• Sept. 7, 2022 – and the fun keeps going….The Bank of Canada rose its key interest rate by another 0.75% bringing the tally up to 3.25% and highlighted there is even more to come!
  • Oct. 26, 2022 – and oops, they did it again…another raise, this time, 50 basis points. Nailed it!

My Own Advisor Bank of Canada

Through all this interest rate noise of course, it is frustrating to hear political leaders vent about inflation and do what they do best – make things political.

One particular political leader was recently quoted in saying:

“The inflation target alone can’t be the mandate. It should also consider maximum employment.”

Sure, I guess.

But the primary mandate of The Bank of Canada is actually monetary policy. I’m not making that up. It’s actually readily accessible information:

Weekend Reading - Bank of Canada

Source: https://www.bankofcanada.ca/publications/annual-reports-quarterly-financial-reports/annual-report-2020/mandate-and-planning/

No doubt more political drama will ensue as politicians continue to argue over what is or is not a “self-inflicted recession”. I recently wrote about some things you might want to consider, what I’m considering for sure, to navigate this next recession cycle.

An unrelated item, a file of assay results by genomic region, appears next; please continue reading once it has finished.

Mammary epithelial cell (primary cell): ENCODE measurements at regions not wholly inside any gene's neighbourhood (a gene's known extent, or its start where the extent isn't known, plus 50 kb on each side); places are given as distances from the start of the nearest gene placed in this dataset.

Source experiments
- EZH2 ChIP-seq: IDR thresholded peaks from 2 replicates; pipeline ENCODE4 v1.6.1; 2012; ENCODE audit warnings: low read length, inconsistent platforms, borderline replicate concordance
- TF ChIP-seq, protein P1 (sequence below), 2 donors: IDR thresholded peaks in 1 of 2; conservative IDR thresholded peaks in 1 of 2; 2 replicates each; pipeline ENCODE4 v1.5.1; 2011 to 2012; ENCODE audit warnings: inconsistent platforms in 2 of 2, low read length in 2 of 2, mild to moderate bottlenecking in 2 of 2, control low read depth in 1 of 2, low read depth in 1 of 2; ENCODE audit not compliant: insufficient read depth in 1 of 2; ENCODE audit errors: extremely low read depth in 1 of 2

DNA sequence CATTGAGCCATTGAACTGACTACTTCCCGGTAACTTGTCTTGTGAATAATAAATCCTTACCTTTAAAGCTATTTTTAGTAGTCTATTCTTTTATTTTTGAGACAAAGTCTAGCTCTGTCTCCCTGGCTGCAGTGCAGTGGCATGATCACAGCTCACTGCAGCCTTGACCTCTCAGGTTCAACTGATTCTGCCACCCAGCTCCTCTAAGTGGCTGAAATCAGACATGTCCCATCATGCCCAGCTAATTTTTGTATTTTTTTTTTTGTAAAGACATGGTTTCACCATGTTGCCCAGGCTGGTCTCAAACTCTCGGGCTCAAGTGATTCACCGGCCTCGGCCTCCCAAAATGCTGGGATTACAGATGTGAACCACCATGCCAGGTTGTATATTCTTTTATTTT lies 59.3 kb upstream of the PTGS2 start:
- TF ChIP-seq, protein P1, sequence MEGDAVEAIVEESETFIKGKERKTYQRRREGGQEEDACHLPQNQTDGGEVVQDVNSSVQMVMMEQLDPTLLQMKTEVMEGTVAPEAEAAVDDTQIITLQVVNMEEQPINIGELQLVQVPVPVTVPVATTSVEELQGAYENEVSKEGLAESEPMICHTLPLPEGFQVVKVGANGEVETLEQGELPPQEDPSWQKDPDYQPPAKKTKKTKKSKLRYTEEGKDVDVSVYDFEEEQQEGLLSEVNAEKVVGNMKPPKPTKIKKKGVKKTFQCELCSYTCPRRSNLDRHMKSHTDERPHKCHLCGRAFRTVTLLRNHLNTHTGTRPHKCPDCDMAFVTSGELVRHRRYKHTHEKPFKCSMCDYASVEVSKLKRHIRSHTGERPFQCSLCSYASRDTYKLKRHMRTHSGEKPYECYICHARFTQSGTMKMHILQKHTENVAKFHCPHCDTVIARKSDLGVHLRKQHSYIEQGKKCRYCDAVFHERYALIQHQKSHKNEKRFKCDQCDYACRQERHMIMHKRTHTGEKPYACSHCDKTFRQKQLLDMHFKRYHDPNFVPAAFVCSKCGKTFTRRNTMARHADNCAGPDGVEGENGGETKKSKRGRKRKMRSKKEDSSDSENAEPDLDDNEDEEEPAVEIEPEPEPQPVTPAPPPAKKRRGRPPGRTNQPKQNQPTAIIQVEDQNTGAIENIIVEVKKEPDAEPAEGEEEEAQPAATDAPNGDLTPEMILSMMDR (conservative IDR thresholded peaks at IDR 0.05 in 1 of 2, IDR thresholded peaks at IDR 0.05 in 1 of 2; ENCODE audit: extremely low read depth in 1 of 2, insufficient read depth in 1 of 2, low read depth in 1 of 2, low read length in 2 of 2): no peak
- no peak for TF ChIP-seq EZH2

More Weekend Reading…

Rob Carrick shared some great Canadian dividend paying stocks – ready for the taking yielding over 6% (subscribers only). The usual suspects are there: Canadian banks, pipelines, telcos and insurance companies. I liked his summary:

“Still, all the stocks mentioned above have increased their dividends over the past five years by annualized rates that range from 10 per cent for AQN to 4.2 per cent for CM. If you’re going to buy stocks on sale, a record of dividend growth is a good place to start your research.

Very much aligned to Beat the TSX stocks for 2022 in fact.

Dale Roberts with MoneySense wrote about the ultimate guide to the couch potato portfolio

Joe from Retire by 40 shared his cost of living – how much does it cost to live a modest lifestyle?

Although Joe’s math is in U.S. dollars, he arrives at a number most Canadians could probably retire on, just fine, once all debts are paid off of course. I profiled that monthly spend number in this retirement case study below: